Discover first hand the history and Origin of Sinulog in Basilica Minore de Sto. Nino!
In the Philippines, there is a place that probably has the longest continuous celebration – starting from September when Christmas songs, ‘Merry Christmas!” to the shouting of “Pit Senyor!” during the Sinulog Festival culminating on the third Sunday of January. This goes beyond the feast of Epiphany which ends the Advent Season.
It is also about this time that Sinulog preparations are visible everywhere in Cebu City. What is probably more well-known is the Sinulog Parade. It has generated interest and millions of people visit Cebu for the parade. The Sinulog dance choreography, costumes, and props is a year-long preparation for most.
The Sinulog traces its history to the year 1521. The year marked the Christianization of the Philippines, which was just a group of islands (numbering 7,100) with different identities and different leaders. The discovery of Cebu by a Portugese named Ferdinand Magellan with the Spanish fleet sent by the Spanish King led to the baptism of Datu Humadon and Hara Amihan (Queen Juana) and paved the way to Christianity. Queen Juana was given an image of the Infant Jesus of Prague by Ferdinand Magellan as the baptismal gift. This was all before Magellan was killed by Lapulapu, another chieftain of Mactan who resisted the colonizers.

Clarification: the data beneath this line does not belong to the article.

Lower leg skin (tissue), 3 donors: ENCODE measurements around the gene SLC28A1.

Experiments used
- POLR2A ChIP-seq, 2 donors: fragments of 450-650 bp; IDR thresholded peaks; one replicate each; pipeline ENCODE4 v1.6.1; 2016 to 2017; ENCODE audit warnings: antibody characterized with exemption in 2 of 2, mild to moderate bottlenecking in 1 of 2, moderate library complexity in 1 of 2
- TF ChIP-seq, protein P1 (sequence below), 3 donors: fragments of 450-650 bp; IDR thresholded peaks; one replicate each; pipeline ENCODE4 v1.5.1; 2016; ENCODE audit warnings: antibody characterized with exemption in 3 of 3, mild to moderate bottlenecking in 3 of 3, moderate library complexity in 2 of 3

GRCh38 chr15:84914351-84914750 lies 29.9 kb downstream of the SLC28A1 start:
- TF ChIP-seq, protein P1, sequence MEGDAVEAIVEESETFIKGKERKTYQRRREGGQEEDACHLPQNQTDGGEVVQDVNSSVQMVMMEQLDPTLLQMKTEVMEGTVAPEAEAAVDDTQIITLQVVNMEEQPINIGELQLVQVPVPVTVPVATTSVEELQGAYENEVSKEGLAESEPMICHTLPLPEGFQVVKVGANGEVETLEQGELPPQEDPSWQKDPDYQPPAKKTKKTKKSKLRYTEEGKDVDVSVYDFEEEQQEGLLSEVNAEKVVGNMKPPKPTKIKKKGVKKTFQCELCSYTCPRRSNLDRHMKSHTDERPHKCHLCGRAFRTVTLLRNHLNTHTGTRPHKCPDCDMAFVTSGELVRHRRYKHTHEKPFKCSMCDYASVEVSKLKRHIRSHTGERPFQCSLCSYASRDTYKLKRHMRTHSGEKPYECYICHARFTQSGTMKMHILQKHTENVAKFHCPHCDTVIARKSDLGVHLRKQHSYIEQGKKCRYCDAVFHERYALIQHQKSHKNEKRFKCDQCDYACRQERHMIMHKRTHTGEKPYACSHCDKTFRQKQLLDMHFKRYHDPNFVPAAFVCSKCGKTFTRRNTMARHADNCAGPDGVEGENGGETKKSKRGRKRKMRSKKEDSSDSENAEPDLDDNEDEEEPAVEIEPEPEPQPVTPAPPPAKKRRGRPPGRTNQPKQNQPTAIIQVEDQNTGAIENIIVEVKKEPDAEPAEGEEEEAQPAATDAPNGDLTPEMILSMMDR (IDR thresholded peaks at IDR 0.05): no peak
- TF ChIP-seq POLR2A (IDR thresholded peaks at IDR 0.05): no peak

The first “Sinulog” was said to have originated when the adviser of King Humabon named Baladhay fell sick. In his grief, King Humabon ordered that Baladhay be brought to the room where he had enthroned the image, along with the other pagan gods of native Cebuanos. After a few days, Baladhay was reportedly cured. People found an alert Baladhay who was by then shouting and dancing. That probably was the backdrop of the deep devotion and thanksgiving to the Holy Child, to whose name a lot of healing miracles have been attributed. The word “Sinulog” is the same as “Sinug”, which roughly means “water current movement”. So any dancer becomes as graceful as the flow of water in the winding river with the steps of Sinulog that has always been two steps forward and one step backward which was and always seen in churches (especially in the Basilica Minore de Sto. Nino, where the original image given to Queen Juana is still enthroned).
Yes, there has always been “sinug” dancing, mostly inside the Sto. Nino church. It can also be seen in the Magellan’s Cross beside the Sto. Nino church where women sell candles offering to dance the “sinug” as well. The dance is performed singly or in groups always with chanting and even shouting “Pit Senyor!”.